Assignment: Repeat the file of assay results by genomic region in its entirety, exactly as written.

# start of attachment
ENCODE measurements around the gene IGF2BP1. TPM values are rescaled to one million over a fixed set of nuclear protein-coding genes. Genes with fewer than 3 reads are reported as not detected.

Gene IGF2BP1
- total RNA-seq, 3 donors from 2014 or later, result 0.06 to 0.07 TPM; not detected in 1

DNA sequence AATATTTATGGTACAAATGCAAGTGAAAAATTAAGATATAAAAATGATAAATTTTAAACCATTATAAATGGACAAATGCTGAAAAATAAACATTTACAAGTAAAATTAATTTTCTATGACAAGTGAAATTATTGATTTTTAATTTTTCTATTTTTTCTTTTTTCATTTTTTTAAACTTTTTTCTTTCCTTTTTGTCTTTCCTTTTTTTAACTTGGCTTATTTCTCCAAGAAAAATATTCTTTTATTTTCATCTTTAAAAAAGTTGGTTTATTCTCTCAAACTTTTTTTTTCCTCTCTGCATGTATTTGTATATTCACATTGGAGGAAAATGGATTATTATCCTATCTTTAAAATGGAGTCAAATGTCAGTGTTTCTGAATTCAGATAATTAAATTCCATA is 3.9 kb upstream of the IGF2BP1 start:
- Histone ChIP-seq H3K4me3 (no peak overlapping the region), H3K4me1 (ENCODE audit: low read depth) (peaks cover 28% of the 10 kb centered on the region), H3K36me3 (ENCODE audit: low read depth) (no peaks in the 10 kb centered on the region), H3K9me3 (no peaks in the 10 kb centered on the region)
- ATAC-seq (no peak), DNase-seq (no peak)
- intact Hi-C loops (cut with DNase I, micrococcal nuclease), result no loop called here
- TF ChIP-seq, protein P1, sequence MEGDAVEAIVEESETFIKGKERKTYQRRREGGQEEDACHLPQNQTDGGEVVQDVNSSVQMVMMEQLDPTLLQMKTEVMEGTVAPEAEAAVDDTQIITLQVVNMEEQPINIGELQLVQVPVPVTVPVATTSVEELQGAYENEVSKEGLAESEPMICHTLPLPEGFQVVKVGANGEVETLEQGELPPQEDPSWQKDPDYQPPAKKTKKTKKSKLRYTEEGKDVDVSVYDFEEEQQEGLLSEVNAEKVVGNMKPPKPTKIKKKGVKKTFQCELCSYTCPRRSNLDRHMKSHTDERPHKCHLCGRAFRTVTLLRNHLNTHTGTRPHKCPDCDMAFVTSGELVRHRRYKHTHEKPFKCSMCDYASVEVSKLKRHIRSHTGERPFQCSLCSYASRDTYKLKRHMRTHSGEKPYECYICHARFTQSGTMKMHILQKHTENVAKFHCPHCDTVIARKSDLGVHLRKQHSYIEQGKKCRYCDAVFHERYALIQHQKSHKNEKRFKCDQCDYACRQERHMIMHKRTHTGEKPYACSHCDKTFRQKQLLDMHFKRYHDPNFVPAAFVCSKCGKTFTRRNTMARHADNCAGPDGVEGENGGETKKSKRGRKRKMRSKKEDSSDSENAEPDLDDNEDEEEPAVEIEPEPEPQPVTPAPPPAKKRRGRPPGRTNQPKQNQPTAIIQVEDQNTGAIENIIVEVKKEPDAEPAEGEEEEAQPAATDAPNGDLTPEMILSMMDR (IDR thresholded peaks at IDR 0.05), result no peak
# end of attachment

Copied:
ENCODE measurements around the gene IGF2BP1. TPM values are rescaled to one million over a fixed set of nuclear protein-coding genes. Genes with fewer than 3 reads are reported as not detected.

Gene IGF2BP1
- total RNA-seq, 3 donors from 2014 or later, result 0.06 to 0.07 TPM; not detected in 1

DNA sequence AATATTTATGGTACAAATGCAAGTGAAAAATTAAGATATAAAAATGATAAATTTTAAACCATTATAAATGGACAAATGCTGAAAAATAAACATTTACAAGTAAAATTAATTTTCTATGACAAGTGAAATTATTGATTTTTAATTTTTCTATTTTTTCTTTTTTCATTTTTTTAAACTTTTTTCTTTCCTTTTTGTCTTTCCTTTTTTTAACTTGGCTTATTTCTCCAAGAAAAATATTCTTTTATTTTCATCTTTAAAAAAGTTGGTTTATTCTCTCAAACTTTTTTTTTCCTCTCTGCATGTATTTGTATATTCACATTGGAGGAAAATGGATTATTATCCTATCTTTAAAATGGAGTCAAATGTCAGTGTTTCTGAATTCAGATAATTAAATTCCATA is 3.9 kb upstream of the IGF2BP1 start:
- Histone ChIP-seq H3K4me3 (no peak overlapping the region), H3K4me1 (ENCODE audit: low read depth) (peaks cover 28% of the 10 kb centered on the region), H3K36me3 (ENCODE audit: low read depth) (no peaks in the 10 kb centered on the region), H3K9me3 (no peaks in the 10 kb centered on the region)
- ATAC-seq (no peak), DNase-seq (no peak)
- intact Hi-C loops (cut with DNase I, micrococcal nuclease), result no loop called here
- TF ChIP-seq, protein P1, sequence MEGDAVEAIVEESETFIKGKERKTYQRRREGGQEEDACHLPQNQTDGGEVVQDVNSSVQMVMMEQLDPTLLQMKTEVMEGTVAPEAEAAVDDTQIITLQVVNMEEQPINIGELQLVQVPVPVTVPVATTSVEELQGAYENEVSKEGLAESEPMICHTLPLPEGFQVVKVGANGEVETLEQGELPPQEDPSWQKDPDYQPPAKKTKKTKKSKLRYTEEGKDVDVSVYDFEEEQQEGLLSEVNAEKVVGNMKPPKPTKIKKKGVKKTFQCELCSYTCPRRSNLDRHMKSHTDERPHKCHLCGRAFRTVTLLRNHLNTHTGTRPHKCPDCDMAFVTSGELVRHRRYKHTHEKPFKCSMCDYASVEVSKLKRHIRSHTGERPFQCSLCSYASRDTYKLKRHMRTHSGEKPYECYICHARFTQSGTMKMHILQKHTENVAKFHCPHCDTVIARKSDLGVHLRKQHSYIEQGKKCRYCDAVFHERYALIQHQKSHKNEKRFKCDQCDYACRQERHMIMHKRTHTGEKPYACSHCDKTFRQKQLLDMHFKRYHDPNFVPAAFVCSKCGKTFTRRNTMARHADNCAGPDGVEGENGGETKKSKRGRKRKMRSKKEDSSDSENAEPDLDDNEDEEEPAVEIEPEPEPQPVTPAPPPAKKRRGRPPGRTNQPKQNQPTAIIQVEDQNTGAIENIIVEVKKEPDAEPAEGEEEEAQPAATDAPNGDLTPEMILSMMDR (IDR thresholded peaks at IDR 0.05), result no peak